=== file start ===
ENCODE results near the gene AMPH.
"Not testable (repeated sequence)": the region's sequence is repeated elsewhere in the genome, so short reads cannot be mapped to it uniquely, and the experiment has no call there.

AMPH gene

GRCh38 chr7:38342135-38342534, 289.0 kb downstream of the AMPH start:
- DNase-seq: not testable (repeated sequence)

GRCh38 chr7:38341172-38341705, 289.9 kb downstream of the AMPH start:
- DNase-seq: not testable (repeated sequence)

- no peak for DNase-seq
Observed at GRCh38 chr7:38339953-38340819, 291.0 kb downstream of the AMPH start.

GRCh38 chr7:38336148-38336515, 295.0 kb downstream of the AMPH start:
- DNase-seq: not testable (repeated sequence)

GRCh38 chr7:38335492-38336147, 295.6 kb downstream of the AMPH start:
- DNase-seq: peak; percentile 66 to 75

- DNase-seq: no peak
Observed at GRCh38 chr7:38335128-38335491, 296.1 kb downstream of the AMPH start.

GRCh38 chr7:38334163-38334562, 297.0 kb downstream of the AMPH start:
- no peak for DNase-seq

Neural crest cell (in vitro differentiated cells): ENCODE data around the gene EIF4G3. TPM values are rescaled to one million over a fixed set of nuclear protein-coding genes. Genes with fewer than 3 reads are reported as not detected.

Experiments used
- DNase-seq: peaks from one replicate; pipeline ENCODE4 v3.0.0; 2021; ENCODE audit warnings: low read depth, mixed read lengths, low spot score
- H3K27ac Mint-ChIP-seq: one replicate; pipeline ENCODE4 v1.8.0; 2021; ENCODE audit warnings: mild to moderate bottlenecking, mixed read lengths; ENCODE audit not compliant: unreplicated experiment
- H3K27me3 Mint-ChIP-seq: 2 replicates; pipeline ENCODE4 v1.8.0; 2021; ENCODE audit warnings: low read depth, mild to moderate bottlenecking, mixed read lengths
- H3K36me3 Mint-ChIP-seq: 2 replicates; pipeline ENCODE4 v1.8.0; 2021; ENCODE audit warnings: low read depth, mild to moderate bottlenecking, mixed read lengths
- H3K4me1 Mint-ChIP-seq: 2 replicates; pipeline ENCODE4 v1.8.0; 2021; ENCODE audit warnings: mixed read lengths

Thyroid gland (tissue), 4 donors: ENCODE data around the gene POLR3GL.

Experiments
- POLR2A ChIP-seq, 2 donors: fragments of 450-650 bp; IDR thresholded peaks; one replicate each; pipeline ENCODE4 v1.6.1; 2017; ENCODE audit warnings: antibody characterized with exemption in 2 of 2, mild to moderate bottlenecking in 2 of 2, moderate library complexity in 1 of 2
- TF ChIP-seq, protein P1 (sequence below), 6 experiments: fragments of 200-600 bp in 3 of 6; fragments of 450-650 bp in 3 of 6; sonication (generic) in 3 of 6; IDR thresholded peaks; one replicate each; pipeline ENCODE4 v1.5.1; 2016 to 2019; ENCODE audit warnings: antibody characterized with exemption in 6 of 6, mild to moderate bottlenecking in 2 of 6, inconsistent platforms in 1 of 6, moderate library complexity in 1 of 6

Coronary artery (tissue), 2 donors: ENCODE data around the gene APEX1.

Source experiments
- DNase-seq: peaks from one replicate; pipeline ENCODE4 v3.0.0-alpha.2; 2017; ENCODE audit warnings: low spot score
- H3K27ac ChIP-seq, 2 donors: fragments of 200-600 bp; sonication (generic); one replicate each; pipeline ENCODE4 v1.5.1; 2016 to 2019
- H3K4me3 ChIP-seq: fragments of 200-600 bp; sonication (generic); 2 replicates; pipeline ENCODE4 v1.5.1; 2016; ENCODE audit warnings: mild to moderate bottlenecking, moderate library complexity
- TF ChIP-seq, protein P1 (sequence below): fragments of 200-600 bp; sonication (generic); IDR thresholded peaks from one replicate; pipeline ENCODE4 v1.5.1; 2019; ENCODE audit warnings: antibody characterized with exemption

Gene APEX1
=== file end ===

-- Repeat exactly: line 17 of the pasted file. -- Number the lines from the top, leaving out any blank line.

- no peak for DNase-seq